Silence is golden
These days, silence holds just as much power — and maybe more — in sports than words.
Perhaps that is why the International Olympic Committee president dug his feet in the ground against honoring the slain Israeli athletes from the Munich Olympics massacre in 1972.
But in this case, silence could not be more appropriate in honoring the victims of a heinous act. That the IOC would fear this as a political stance borders on absurdness.
In the Olympic spirit, competitors should be allowed a moment of silence to honor those who lost their opportunity to compete to an evil hand.
Honoring a life is not a political act. It's an act of humanity.
Simple gesture best
Los Angeles Times
Political events and boycotts are almost as much of an Olympic tradition as the torch is in the Opening Ceremony. Since 1956 various countries have boycotted at least six Games, but their lasting impact was minimal, at least in international diplomatic circles.
Perhaps the most fitting way to honor the slain athletes from the 1972 Games would be for the present day Israeli team to offer a simple gesture: Their own moment of silence at the Opening Ceremony? Wear memorial emblems on their uniforms? Or have relatives of those killed 40 years attend the London Games?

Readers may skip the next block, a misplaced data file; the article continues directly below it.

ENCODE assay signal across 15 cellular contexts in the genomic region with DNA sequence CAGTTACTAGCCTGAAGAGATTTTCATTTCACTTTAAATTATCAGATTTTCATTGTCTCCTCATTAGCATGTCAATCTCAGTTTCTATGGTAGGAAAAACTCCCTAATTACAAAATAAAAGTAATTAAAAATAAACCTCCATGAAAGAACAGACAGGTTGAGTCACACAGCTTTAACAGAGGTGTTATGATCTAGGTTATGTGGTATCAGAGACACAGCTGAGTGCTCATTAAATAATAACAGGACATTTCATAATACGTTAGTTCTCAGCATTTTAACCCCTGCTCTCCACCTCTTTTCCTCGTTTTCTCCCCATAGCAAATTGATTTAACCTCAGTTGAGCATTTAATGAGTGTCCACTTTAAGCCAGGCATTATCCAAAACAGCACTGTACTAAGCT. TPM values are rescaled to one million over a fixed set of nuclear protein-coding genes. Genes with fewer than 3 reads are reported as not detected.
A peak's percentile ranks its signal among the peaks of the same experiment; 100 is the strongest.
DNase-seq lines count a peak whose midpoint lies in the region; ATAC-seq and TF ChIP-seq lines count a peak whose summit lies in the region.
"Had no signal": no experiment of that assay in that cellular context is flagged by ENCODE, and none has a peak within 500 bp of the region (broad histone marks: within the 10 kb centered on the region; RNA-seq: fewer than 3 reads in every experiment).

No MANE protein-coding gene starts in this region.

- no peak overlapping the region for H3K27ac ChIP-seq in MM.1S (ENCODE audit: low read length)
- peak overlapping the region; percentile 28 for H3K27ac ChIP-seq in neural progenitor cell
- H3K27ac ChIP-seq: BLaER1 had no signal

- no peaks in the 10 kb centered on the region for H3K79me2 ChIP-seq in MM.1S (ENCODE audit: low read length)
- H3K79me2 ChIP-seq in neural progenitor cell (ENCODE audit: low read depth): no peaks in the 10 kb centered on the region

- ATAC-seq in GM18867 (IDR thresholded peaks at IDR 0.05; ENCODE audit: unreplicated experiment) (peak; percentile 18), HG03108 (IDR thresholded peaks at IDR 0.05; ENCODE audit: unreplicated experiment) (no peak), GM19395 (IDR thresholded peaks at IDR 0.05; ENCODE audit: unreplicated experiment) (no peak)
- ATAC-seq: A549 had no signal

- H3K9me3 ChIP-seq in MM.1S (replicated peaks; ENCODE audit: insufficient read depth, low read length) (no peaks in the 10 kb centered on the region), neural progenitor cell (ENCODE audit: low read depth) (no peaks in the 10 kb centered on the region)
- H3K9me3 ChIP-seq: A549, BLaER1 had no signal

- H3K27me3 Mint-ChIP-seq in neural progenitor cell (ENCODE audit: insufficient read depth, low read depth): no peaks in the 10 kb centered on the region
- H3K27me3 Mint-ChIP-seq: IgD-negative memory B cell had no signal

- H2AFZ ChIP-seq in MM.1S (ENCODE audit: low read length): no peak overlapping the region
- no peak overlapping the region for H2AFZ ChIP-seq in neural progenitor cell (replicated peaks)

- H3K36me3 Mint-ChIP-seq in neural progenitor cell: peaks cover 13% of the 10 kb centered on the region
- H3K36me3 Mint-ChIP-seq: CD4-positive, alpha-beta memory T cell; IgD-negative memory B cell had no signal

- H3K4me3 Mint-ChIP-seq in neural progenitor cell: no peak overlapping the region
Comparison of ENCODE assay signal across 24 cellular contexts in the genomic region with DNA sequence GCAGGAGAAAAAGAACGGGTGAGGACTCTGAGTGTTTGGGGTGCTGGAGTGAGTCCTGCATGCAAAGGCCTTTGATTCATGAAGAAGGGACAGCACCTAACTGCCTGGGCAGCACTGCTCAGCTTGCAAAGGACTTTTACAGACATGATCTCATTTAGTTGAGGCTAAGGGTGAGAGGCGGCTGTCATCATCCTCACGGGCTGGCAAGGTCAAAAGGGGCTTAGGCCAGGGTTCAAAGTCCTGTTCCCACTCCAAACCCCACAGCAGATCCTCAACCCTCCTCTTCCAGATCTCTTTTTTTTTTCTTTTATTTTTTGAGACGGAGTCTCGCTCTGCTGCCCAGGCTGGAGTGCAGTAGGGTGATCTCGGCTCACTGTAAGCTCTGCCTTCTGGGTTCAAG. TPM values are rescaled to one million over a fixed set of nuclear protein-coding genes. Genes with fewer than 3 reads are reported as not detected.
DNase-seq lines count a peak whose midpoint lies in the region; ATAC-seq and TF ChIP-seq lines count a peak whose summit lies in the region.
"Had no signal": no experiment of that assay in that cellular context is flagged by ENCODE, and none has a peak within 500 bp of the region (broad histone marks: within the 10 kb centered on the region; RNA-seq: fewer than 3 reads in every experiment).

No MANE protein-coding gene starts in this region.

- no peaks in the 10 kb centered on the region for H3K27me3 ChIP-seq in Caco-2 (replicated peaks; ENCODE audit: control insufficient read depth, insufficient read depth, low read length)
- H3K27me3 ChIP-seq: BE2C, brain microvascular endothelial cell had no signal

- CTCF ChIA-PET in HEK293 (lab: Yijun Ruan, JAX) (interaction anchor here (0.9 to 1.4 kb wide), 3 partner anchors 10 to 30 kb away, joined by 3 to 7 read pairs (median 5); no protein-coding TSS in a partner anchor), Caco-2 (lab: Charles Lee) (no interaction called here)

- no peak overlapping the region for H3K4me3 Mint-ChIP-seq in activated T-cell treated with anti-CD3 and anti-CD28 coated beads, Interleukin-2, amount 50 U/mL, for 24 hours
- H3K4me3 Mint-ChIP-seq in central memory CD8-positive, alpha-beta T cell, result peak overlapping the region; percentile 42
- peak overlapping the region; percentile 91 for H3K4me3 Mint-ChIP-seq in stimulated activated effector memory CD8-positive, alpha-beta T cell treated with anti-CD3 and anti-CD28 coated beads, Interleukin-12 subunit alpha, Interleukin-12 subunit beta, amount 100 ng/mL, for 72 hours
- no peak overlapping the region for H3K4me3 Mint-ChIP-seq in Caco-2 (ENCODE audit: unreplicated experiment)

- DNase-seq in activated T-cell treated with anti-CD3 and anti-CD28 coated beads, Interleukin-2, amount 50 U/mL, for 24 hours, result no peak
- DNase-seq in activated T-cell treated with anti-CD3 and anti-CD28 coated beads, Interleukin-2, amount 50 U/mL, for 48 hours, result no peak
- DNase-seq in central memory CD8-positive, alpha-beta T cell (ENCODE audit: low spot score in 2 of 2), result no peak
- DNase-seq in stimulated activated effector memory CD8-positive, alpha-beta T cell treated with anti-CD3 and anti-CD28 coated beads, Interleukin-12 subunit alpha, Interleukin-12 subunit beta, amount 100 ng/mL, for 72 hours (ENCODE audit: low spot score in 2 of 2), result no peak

And then, let's lace them up, get to the starting line — and begin.
Rogge should be ousted
To pretend that the Olympic Games are non-political is disingenuous and cowardly. Yet Jacques Rogge, the IOC president, uses that excuse when explaining why one minute of Friday's opening ceremony can't be set aside to remember the 1972 tragedy.
Which means Rogge should be ousted today. He has no idea what he is doing.
Sports can establish common ground, where even athletes from countries that have feuded with Israel can reflect upon the tragedy of lost lives.
Besides, the revelry of the ceremony — sure to be over the top — only has meaning because of the world harmony it aspires to. There is no better time to recall the troubles we have known.
Recognition long overdue
The International Olympic Committee's ceremony the day after the Munich massacre barely recognized the Israeli dead.
Even worse, the IOC president at the time, Avery Brundage, equated the loss of life with the loss of Rhodesia's presence at the Games because of pressure from African nations.
Forty years later, the time is long overdue for a proper public recognition of the murdered Israeli athletes and coaches in the opening ceremony.
If this offends some countries who may side more with the murderers than the victims, too bad. Let them walk out.
They won't be missed.